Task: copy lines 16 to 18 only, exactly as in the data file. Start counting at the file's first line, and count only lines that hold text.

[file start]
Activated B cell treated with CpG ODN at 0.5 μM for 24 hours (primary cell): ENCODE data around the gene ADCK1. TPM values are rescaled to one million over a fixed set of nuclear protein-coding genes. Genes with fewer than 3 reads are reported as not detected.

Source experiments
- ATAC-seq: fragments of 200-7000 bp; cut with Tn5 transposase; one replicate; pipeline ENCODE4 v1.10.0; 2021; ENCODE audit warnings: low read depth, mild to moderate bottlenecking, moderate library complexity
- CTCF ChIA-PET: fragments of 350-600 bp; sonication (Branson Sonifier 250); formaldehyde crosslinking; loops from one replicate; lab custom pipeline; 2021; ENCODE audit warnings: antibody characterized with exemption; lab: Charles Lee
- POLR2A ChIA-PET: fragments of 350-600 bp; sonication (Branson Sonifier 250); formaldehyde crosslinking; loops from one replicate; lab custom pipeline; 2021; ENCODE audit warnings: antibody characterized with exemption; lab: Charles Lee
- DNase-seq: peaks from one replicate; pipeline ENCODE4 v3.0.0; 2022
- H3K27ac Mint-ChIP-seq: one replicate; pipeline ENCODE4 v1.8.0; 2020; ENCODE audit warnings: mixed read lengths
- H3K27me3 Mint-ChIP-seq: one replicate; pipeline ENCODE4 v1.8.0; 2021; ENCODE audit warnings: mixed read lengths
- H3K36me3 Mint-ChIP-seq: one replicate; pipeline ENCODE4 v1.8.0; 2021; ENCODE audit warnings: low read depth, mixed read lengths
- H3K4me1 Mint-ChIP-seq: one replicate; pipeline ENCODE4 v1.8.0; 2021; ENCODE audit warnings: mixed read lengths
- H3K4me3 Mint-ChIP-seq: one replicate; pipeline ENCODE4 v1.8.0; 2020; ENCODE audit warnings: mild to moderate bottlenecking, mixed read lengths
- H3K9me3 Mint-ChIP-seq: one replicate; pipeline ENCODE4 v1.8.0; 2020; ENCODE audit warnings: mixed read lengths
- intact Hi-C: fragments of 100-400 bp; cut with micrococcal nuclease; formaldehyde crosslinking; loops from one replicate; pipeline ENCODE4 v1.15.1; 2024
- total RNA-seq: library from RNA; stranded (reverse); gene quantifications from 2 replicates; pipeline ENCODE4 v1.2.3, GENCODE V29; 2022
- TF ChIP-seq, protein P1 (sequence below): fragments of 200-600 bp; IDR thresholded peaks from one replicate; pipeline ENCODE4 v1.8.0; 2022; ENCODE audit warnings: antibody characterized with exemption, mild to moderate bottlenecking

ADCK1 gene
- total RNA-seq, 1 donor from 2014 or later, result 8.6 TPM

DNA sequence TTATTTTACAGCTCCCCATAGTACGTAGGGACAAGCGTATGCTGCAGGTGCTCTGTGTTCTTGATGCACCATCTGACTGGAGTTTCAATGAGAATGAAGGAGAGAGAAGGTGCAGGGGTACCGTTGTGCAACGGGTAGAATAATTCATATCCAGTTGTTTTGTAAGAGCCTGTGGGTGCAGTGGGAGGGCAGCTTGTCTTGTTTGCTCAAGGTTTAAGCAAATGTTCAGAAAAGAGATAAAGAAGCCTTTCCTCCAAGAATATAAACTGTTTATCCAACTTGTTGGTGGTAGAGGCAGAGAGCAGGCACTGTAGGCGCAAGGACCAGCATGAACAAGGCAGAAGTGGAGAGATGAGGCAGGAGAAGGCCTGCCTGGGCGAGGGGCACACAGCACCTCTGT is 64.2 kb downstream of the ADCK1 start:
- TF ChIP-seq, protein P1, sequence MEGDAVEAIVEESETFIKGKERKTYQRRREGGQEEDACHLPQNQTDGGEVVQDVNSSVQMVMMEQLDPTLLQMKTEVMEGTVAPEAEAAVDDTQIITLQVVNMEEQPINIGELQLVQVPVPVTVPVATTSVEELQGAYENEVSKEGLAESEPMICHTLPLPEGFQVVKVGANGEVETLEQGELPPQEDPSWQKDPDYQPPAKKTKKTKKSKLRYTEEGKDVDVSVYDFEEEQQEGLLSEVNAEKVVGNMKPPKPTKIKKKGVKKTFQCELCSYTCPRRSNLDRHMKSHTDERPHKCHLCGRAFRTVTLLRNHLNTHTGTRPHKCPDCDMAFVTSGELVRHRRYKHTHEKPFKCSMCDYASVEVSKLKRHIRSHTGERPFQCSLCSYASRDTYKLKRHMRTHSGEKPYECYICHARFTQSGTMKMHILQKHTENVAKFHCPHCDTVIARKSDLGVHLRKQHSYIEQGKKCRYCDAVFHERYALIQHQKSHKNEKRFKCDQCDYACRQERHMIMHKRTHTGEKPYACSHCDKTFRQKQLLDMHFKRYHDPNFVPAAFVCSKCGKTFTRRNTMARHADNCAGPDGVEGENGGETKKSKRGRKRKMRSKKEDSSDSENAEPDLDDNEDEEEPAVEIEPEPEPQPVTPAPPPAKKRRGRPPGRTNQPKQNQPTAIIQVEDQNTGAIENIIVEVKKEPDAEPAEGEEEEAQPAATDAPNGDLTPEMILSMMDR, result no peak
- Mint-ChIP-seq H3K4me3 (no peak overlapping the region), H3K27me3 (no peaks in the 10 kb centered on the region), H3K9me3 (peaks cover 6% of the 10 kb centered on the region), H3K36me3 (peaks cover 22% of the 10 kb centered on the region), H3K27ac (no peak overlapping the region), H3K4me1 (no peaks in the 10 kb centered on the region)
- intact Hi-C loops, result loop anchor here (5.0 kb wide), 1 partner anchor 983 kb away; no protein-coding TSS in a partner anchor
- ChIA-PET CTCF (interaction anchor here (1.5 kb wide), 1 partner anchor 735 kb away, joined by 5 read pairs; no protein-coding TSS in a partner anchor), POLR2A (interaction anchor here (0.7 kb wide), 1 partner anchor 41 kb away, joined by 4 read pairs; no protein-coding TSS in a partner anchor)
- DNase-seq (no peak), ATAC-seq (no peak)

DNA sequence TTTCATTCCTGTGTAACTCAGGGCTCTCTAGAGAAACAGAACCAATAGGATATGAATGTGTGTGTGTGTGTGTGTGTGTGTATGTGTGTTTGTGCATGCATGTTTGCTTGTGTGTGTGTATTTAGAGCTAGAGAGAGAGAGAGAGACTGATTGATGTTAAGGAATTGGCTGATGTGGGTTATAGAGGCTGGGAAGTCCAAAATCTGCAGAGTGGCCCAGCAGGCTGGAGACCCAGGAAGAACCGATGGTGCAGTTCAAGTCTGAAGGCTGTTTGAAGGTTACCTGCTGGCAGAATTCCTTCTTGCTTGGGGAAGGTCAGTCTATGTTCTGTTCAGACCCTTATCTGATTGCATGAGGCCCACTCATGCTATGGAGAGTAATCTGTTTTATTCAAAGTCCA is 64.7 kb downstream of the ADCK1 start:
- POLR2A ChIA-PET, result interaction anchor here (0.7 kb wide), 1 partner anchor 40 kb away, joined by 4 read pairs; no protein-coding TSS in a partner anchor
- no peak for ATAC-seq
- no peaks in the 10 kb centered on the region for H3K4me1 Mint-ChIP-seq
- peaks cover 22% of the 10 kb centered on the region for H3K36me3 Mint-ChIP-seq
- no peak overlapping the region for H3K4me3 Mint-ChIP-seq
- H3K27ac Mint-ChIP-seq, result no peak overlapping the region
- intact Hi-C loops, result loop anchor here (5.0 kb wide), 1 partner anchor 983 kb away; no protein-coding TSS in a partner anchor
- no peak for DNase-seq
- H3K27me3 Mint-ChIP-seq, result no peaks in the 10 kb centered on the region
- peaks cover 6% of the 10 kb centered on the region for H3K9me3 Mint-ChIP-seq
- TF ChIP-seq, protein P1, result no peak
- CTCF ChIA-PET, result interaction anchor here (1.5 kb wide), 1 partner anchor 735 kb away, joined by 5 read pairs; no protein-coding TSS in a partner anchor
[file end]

ADCK1 gene
- total RNA-seq, 1 donor from 2014 or later, result 8.6 TPM

DNA sequence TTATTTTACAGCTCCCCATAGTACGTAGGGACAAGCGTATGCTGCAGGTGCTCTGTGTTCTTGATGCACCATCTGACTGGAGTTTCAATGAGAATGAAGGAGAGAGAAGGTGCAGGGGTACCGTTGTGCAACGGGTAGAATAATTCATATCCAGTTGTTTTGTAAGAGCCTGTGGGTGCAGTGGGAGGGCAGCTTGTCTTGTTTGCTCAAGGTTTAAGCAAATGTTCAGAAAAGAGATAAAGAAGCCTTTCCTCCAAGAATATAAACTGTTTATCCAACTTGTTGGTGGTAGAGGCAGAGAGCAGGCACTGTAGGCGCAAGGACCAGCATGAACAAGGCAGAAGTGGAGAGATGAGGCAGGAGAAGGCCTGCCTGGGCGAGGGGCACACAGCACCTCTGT is 64.2 kb downstream of the ADCK1 start: